Another advantage, though, is that it's robust against public holidays:  for example, if Monday is a holiday, then you just hold the classes for that day in the rotation... on Tuesday.

And I suppose it's good preparation for university - where your different daily schedules don't align.


Another difference is that you have "lower primary" (years Prep (American kindergarden) through year 2, "upper primary" (years 3-6), "Jr. secondary" (years 7-9) and "secondary" (years 10-12).

I'm pretty sure that up until the '80s(-ish), people who were planning to work in factories, get apprenticeships for trades, and etc. would just stay in school until year 9 and then get a "Jr secondary" high school diploma.  The kids who wanted to be office workers (higher than admin. assistants) or go to uni would stay all the way through to year 12.

This means that kids who thought school was a "waste of time" could legitimately leave after year 9.  This also means that (based on my impression) that the upper-level high school math, history, science and English classes are more rigorous in AU -- almost U.S. university level -- because only the "decent students" traditionally remained.

The implication is that university degrees in AU typically don't require "breadth" requirements like in American universities (e.g. 1 history class, 1 English class, 1 math, 1 science, 1 year of foreign language...) -- because anyone who went through year 12 already has that at a sufficiently high standard.  So people at university basically start specializing right away -- e.g. History majors will take nothing but History classes.  Within the broader (national) approach to education, it's internally consistent.  Similarly, they have the option of staying for an "Honours year" after their three-year Bachelor's degree, to do an "honours thesis" -- which strikes me as pretty similar in scope to a Master's thesis.  Which is why people typically don't get a Master's degree on the way to their Ph.D.:  the Honours degree is a sufficient prerequisite.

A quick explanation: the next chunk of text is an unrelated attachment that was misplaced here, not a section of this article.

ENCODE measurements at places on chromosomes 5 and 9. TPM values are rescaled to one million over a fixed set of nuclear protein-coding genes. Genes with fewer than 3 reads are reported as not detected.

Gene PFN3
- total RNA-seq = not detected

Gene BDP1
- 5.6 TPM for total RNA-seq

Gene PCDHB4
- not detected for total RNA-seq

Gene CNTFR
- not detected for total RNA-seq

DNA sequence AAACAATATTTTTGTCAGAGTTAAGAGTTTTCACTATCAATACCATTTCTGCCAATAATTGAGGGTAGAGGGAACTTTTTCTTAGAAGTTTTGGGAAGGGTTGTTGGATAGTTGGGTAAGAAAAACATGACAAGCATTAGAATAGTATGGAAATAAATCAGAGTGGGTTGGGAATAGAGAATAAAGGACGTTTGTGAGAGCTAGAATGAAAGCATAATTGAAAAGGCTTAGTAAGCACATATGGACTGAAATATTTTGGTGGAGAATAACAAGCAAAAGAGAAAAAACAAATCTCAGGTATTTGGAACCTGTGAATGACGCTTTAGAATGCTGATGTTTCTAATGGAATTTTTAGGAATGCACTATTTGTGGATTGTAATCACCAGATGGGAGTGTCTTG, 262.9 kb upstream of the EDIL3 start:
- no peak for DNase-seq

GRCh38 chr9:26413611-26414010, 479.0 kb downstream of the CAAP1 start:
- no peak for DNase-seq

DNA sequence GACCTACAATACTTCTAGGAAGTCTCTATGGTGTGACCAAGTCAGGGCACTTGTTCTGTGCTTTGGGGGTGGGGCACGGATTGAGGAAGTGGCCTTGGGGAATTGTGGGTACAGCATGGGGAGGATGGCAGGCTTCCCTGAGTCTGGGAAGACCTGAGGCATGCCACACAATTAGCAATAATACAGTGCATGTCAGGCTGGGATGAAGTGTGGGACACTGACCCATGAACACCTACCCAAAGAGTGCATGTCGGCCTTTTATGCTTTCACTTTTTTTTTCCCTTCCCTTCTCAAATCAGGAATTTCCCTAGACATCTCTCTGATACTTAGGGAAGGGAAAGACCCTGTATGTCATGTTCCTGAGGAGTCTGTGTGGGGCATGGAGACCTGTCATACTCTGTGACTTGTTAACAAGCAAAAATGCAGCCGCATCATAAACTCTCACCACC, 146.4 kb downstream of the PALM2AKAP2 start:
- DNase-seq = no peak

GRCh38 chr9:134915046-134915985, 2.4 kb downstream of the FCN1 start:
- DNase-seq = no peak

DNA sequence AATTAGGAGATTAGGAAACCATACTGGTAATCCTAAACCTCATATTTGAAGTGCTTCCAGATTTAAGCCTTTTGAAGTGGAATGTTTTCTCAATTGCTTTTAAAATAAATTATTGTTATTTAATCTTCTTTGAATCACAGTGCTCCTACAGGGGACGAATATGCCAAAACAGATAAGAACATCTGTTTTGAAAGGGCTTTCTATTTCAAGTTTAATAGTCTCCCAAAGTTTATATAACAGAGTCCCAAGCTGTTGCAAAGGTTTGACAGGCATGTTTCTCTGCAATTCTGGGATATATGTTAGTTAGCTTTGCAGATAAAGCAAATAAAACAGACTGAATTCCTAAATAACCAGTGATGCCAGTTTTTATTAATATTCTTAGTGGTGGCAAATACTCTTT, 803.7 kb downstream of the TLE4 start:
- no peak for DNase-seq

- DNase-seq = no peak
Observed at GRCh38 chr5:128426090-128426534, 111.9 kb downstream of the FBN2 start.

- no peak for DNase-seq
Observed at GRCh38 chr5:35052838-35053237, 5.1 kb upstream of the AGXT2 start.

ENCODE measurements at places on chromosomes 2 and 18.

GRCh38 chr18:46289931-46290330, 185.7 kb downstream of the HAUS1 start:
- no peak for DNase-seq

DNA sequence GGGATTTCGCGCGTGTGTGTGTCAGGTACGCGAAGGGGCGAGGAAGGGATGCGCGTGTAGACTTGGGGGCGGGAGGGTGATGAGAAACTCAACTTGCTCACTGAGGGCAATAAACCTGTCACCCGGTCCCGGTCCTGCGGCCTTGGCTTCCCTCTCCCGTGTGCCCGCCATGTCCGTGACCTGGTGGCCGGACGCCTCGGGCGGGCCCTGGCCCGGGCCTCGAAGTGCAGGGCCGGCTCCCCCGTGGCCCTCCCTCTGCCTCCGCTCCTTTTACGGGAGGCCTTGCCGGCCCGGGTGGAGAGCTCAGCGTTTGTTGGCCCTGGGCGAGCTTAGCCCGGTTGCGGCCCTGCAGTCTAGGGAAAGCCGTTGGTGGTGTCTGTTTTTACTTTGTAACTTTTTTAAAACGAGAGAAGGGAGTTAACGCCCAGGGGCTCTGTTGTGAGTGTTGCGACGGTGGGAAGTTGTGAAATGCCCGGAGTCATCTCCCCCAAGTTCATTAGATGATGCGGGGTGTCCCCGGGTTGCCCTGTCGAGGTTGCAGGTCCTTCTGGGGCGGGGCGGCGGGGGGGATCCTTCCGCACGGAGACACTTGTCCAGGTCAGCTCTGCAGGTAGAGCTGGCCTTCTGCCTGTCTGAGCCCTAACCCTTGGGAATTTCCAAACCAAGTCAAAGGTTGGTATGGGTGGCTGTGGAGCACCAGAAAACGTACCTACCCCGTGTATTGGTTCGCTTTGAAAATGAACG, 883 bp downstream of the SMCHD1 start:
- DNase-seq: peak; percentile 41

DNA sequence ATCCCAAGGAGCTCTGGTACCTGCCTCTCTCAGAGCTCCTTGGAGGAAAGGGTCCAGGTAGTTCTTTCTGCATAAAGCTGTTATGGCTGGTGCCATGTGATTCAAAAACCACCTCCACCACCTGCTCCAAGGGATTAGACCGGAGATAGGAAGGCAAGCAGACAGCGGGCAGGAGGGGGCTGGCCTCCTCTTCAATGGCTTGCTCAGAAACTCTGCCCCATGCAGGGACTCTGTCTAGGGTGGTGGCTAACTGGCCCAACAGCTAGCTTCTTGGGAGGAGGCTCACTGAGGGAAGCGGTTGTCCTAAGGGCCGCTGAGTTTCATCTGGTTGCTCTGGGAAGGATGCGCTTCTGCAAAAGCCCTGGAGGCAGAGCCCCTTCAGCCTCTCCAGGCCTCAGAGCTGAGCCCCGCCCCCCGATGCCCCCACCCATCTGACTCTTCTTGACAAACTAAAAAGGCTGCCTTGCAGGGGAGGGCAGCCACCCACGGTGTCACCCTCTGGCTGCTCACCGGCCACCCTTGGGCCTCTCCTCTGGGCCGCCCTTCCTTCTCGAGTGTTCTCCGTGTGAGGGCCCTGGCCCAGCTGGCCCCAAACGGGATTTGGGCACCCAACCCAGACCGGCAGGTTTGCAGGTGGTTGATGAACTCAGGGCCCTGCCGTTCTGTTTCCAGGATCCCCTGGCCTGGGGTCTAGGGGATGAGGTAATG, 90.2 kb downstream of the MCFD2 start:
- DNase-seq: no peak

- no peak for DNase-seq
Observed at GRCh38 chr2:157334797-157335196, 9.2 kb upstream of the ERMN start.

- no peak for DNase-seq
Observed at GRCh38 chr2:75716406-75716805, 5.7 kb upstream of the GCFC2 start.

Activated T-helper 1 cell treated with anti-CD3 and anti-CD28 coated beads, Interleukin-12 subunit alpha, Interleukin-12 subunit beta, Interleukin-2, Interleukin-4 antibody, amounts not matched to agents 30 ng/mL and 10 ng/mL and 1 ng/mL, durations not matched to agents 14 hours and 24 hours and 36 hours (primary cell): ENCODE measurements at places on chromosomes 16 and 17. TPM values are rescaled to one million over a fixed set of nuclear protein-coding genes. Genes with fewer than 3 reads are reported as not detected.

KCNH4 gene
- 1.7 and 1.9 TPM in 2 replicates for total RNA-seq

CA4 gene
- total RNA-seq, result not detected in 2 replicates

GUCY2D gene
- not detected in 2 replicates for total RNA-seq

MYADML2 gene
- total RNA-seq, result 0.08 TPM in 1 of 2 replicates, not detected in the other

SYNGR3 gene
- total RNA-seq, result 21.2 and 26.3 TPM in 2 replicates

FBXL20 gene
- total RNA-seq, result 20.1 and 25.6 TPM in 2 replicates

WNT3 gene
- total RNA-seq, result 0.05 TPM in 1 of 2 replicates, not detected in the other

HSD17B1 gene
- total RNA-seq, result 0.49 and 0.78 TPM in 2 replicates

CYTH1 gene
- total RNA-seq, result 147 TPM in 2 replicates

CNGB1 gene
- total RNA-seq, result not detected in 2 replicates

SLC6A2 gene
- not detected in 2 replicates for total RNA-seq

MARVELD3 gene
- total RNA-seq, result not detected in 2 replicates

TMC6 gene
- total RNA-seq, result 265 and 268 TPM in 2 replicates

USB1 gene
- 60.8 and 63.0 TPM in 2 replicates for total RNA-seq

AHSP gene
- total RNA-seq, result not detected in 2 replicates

As undergraduates they tend to have two majors (minors don't exist):  half the classes in two different areas each -- e.g. Business and Economics, or Math and Physics.  However, a "double major" (all your classes in a single area) is viewed as more focused.


Law, Dentistry, Veterinary and Optometry are all undergraduate degrees.  So is Medicine (or, used to be, at least; they may have changed it in the last few years).  But some of them (I believe) require additional internship/residency periods.

A whole different system.  Different from the U.S. approach -- but both are internally consistent.


--Travis

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Sunday, December 09, 2018

Netflix is limited

For the last few years, whenever I checked out a pawn shop or thrift store I'd browse through the DVD section -- in part because I like movies, but also because we hadn't got around to accessing "movie streaming" technology.

Yesterday The Lady signed us up for Netflix.

It looks promising -- but I won't be selling off my DVD collection:

-They don't have The Last Starfighter
-They don't have Yojimbo
-They don't have Scott Pilgrim vs The World


So:  we'll probably be using the local DVD rental kiosk less, to rent the recent releases.  And I've found a few Netflix series that look interesting.

But movies that are a bit old, or a bit outside the zone of popular tastes?  Looks like I'll have to stay with DVDs.

At least, here in Australia:  maybe there's a wider selection if you live in the U.S.


--GG


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Thursday, November 29, 2018

The music is embedded in me

Yesterday I re-watched an Australian-made movie called Three Summers, which takes over three summers at a fictional folk music festival in Western Australia.  The main character plays the theremin.  One of his character traits is that he's passionate about music.


"Music isn't something you choose.  If you can just drop it, you never had it."

--Roland, Three Summers (movie), 27:42; found 11/28/18 (May've already logged when watched the movie the first time, half a year to a year ago)


Roland:  "You girls are great.  You're really, really talented -- and music's always gonna be in your lives, there's no doubt about that.  But you have to ask yourself:  its it your vocation?  Is it the only thing you want?" 

Girl:  "Yes."